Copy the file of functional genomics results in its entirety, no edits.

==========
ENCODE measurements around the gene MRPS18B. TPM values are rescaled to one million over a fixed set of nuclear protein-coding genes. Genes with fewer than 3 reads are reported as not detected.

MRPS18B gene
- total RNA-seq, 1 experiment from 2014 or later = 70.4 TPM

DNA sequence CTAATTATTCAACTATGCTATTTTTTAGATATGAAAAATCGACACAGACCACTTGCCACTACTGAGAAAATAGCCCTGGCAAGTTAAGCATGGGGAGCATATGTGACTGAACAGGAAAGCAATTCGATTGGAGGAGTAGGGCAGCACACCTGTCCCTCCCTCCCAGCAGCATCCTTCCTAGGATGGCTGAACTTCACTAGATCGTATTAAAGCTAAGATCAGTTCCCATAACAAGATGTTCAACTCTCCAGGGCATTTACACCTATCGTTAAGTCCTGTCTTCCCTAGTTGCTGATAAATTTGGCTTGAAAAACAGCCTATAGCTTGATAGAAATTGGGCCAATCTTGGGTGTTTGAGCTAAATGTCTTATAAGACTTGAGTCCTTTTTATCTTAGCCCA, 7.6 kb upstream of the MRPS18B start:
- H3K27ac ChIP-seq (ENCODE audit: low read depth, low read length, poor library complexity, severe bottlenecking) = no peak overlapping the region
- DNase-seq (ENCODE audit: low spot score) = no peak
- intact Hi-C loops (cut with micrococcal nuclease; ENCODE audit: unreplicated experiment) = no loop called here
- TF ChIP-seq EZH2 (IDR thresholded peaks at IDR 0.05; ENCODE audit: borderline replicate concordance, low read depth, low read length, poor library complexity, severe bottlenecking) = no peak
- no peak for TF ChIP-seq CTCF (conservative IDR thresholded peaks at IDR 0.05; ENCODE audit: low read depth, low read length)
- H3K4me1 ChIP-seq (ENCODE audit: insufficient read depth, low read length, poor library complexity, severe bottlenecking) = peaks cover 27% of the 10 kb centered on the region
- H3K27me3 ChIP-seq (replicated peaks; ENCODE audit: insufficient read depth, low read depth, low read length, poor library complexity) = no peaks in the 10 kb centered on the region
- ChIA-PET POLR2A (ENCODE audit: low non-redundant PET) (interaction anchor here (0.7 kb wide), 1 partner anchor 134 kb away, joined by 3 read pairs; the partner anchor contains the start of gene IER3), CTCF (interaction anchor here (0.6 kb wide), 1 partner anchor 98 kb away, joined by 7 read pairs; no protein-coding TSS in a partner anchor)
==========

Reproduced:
ENCODE measurements around the gene MRPS18B. TPM values are rescaled to one million over a fixed set of nuclear protein-coding genes. Genes with fewer than 3 reads are reported as not detected.

MRPS18B gene
- total RNA-seq, 1 experiment from 2014 or later = 70.4 TPM

DNA sequence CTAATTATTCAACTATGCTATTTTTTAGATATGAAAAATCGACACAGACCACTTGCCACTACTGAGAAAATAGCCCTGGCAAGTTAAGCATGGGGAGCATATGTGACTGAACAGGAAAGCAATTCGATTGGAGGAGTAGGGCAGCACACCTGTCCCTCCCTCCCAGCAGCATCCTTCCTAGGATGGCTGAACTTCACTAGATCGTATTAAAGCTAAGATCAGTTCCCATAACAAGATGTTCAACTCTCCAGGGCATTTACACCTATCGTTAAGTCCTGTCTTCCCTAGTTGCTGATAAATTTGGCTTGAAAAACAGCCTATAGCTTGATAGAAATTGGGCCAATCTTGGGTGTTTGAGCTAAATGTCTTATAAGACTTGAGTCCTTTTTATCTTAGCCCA, 7.6 kb upstream of the MRPS18B start:
- H3K27ac ChIP-seq (ENCODE audit: low read depth, low read length, poor library complexity, severe bottlenecking) = no peak overlapping the region
- DNase-seq (ENCODE audit: low spot score) = no peak
- intact Hi-C loops (cut with micrococcal nuclease; ENCODE audit: unreplicated experiment) = no loop called here
- TF ChIP-seq EZH2 (IDR thresholded peaks at IDR 0.05; ENCODE audit: borderline replicate concordance, low read depth, low read length, poor library complexity, severe bottlenecking) = no peak
- no peak for TF ChIP-seq CTCF (conservative IDR thresholded peaks at IDR 0.05; ENCODE audit: low read depth, low read length)
- H3K4me1 ChIP-seq (ENCODE audit: insufficient read depth, low read length, poor library complexity, severe bottlenecking) = peaks cover 27% of the 10 kb centered on the region
- H3K27me3 ChIP-seq (replicated peaks; ENCODE audit: insufficient read depth, low read depth, low read length, poor library complexity) = no peaks in the 10 kb centered on the region
- ChIA-PET POLR2A (ENCODE audit: low non-redundant PET) (interaction anchor here (0.7 kb wide), 1 partner anchor 134 kb away, joined by 3 read pairs; the partner anchor contains the start of gene IER3), CTCF (interaction anchor here (0.6 kb wide), 1 partner anchor 98 kb away, joined by 7 read pairs; no protein-coding TSS in a partner anchor)